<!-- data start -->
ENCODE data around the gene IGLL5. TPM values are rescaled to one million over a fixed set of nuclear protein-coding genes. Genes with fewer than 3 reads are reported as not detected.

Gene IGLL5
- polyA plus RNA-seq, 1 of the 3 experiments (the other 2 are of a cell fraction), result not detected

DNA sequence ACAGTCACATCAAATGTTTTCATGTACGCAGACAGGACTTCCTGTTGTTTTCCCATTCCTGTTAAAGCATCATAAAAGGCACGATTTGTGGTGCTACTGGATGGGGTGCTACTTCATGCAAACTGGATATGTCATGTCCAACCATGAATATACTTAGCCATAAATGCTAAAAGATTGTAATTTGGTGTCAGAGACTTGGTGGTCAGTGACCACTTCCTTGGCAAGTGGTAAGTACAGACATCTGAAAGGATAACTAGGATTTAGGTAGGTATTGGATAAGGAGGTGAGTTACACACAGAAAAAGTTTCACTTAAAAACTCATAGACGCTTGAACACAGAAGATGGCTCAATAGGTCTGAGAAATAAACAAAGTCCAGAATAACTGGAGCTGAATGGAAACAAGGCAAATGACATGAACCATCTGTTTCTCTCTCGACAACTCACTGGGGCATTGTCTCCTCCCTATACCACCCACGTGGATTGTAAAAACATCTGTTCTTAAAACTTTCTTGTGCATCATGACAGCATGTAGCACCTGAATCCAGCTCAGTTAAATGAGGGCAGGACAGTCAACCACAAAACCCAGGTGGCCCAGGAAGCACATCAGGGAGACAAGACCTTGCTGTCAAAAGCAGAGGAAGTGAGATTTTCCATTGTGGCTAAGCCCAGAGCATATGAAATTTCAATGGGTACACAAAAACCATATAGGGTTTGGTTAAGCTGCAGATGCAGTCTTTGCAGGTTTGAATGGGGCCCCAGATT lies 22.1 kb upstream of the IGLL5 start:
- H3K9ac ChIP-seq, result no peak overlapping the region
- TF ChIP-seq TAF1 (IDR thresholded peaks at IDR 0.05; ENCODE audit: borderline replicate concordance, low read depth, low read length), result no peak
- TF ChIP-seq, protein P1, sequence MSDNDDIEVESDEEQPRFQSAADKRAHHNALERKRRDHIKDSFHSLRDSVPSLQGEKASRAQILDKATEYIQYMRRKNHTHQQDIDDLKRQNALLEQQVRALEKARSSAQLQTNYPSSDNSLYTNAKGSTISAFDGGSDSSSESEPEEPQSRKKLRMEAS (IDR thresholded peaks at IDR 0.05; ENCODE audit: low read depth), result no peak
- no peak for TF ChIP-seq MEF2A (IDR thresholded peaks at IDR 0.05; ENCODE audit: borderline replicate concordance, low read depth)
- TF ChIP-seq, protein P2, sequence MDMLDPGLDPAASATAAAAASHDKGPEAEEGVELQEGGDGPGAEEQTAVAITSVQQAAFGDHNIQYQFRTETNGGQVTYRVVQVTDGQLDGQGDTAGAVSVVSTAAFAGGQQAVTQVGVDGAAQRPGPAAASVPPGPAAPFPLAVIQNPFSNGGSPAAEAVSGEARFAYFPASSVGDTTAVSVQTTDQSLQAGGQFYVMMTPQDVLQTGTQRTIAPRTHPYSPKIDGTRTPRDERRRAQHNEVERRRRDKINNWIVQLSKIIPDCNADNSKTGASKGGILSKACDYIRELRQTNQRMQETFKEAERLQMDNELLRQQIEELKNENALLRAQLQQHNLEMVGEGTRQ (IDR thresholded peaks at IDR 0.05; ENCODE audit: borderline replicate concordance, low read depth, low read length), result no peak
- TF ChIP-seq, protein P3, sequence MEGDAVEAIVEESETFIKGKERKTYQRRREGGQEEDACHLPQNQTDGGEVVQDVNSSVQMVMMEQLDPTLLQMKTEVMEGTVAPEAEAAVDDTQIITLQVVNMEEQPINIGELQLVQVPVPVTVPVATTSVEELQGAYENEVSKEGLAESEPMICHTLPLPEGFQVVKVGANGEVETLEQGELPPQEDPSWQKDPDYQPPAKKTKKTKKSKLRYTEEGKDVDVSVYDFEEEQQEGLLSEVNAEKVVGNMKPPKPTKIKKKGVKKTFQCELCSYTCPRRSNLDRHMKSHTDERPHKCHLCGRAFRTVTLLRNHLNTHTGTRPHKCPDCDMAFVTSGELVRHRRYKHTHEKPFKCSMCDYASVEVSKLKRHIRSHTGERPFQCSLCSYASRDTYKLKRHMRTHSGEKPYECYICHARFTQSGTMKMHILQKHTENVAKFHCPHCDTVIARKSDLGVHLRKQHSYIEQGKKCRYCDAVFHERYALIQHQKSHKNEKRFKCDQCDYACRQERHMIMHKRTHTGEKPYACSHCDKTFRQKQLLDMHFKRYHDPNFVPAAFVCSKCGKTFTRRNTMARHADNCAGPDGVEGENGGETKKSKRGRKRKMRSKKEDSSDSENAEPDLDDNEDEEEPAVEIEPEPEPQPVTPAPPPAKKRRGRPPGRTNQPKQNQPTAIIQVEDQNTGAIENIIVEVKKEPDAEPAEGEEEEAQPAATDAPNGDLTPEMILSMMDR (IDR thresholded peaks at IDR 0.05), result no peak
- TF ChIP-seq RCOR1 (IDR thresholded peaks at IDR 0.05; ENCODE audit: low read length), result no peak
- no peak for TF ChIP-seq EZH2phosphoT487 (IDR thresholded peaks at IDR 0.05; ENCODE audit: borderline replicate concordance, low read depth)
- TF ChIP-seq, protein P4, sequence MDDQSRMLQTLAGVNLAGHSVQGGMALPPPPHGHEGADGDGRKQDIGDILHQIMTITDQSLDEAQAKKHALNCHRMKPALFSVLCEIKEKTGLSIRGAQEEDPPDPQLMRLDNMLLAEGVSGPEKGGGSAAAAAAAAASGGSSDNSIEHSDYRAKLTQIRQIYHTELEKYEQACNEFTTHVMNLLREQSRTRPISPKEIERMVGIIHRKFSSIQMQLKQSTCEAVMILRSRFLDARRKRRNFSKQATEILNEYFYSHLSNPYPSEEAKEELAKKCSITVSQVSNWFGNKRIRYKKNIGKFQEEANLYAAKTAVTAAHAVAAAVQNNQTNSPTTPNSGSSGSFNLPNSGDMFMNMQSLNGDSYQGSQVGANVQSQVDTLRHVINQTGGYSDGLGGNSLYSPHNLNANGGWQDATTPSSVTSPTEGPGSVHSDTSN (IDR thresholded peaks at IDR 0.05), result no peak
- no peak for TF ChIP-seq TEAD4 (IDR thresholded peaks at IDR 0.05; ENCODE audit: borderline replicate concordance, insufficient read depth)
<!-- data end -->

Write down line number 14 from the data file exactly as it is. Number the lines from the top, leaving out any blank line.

- no peak for TF ChIP-seq TEAD4 (IDR thresholded peaks at IDR 0.05; ENCODE audit: borderline replicate concordance, insufficient read depth)